I’ve just been watching a magpie hiding a biscuit beneath a leaf. I’ve got kids like that.
Though it may be August, and the sky (fleetingly) blue, these local starlings have already donned their winter plumage and started gathering together. Maybe a sign of a cold, hard winter? I don’t know, but as a winter lover I can live in hope.
Looking up at them, the words of Dire Straits came to mind:
And the birds up on the wires and the telegraph poles
They can always fly away from this rain and this cold
You can hear them singing out their telegraph code
All the way down the Telegraph Road
They can always fly away from this rain and this cold. Or they can stay, if they want, in their winter plumage, hustling me for chips on frosty grey days.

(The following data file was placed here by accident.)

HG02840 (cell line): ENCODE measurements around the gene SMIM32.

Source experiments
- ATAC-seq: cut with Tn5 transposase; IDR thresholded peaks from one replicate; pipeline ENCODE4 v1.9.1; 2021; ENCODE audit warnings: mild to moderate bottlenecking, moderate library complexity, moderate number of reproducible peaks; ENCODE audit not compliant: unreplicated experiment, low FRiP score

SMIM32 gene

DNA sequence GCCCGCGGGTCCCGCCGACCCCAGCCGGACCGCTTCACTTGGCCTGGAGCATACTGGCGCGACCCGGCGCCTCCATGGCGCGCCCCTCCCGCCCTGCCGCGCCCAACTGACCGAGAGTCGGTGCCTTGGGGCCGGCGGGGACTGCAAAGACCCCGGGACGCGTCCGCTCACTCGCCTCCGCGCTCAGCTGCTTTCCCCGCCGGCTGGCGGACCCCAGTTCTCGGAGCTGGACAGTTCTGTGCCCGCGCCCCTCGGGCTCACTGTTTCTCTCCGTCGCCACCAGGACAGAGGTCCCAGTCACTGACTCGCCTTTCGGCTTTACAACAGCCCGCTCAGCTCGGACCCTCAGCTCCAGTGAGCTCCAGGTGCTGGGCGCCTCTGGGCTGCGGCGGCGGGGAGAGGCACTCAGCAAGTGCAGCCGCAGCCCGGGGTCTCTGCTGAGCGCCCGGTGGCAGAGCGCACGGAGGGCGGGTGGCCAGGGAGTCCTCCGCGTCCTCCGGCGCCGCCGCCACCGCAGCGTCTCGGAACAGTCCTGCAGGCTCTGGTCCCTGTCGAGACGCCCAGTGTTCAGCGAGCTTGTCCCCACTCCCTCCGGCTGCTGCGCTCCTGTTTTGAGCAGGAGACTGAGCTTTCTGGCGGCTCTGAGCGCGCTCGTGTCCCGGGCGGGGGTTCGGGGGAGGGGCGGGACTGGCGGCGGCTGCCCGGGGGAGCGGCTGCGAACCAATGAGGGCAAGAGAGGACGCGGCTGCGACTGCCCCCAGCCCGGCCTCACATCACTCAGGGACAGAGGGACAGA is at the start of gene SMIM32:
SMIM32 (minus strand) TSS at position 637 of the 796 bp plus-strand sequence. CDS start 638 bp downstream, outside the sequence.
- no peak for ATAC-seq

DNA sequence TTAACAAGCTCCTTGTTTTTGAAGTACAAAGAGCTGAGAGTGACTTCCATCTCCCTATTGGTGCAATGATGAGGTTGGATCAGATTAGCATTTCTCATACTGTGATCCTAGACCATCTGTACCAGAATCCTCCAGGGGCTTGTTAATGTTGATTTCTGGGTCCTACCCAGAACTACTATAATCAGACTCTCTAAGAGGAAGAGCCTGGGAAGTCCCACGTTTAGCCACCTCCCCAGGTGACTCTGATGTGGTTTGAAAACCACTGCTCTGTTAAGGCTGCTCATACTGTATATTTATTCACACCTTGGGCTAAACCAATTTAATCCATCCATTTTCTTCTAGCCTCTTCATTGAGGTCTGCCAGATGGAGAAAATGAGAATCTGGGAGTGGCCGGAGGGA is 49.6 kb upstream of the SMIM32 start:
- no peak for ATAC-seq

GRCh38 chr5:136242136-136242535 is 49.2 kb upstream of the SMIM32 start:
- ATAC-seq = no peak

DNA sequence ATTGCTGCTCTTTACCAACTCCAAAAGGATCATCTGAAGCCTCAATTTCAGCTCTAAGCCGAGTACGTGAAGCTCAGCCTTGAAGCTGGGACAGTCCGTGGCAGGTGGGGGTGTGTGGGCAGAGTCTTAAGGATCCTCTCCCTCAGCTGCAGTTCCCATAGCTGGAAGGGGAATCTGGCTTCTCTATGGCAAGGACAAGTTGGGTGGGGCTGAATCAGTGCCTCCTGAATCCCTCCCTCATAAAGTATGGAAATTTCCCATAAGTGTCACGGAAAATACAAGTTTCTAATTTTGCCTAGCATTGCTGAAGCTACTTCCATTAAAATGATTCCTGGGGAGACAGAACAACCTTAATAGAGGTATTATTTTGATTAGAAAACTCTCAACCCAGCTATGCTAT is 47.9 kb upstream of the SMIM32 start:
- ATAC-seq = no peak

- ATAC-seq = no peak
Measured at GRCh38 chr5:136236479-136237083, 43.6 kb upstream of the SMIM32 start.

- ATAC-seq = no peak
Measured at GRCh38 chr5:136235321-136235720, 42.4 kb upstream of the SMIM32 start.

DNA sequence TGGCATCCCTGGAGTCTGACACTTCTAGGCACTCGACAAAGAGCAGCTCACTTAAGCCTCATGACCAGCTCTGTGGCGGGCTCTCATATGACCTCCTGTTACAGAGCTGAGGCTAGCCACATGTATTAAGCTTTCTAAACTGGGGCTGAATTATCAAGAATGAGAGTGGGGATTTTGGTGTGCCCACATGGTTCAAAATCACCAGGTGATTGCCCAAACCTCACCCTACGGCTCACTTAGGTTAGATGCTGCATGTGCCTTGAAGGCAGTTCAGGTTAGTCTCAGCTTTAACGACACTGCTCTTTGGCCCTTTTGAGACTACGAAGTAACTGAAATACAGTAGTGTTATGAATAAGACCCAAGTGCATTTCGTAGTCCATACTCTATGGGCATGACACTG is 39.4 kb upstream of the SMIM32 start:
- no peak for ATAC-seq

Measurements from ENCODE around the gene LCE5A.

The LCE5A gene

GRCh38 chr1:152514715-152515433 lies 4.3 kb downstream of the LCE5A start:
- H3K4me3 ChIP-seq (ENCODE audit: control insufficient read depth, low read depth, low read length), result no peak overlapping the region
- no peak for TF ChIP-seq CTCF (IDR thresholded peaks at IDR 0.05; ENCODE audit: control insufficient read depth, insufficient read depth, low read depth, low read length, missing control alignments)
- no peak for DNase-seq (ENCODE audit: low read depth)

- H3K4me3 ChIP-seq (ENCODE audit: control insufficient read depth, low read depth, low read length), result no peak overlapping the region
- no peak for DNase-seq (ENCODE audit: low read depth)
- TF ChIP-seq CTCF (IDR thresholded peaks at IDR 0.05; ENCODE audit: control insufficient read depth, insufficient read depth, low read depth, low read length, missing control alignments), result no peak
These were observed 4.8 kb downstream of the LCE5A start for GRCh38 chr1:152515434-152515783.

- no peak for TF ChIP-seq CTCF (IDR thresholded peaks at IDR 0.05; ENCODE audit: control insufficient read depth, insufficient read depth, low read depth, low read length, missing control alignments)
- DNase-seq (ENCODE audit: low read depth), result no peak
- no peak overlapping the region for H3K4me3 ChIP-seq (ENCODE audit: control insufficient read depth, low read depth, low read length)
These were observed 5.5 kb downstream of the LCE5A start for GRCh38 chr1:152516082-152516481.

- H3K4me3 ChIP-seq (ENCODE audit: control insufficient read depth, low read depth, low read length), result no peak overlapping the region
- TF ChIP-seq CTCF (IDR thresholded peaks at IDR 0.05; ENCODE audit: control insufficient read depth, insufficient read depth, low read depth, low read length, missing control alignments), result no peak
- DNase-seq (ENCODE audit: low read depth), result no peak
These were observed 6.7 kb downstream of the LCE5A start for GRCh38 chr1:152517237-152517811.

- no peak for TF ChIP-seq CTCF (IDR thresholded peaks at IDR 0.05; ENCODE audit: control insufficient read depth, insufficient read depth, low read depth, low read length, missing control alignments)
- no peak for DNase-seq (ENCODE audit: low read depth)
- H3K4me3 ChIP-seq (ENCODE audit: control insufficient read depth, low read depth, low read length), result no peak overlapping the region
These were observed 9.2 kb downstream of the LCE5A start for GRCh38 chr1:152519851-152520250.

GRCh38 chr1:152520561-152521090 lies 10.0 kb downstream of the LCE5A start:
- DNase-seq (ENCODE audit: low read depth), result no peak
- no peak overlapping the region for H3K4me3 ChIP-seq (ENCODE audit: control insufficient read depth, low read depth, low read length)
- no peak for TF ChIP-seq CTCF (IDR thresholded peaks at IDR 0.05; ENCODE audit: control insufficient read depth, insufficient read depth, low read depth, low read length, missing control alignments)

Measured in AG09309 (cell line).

Sunday morning. Palm Sunday morning.
Reading outside in the sun.
Slowly the town awakens, quite some time after the world had awoken.
Blackbirds are nesting in the bushes that border the garden; jackdaws in the tall chimney pots.
All unnoticed by the people returning from the shops with their six packs to greet the sun with, or driving around the estate on their noisy quad bikes.
Flaubert comes to mind: ‘Civilisation is a conspiracy against poetry’.
Maybe I’m getting old. Given to moan a lot.
I had so much that I intended to do today, but in the midst of such busyness and bluster, as Kahlil Gibran put it:
I meant to do my work today but,a brown bird sang in the apple tree..
Kittiwakes Kittiwakes on iron girders, man-made cliff edges to which they return to breed away from the tumult of the North Sea, settling upon this industrial, rusting enclave, still singing of the waves at two in the morning. ©Andrew James Murray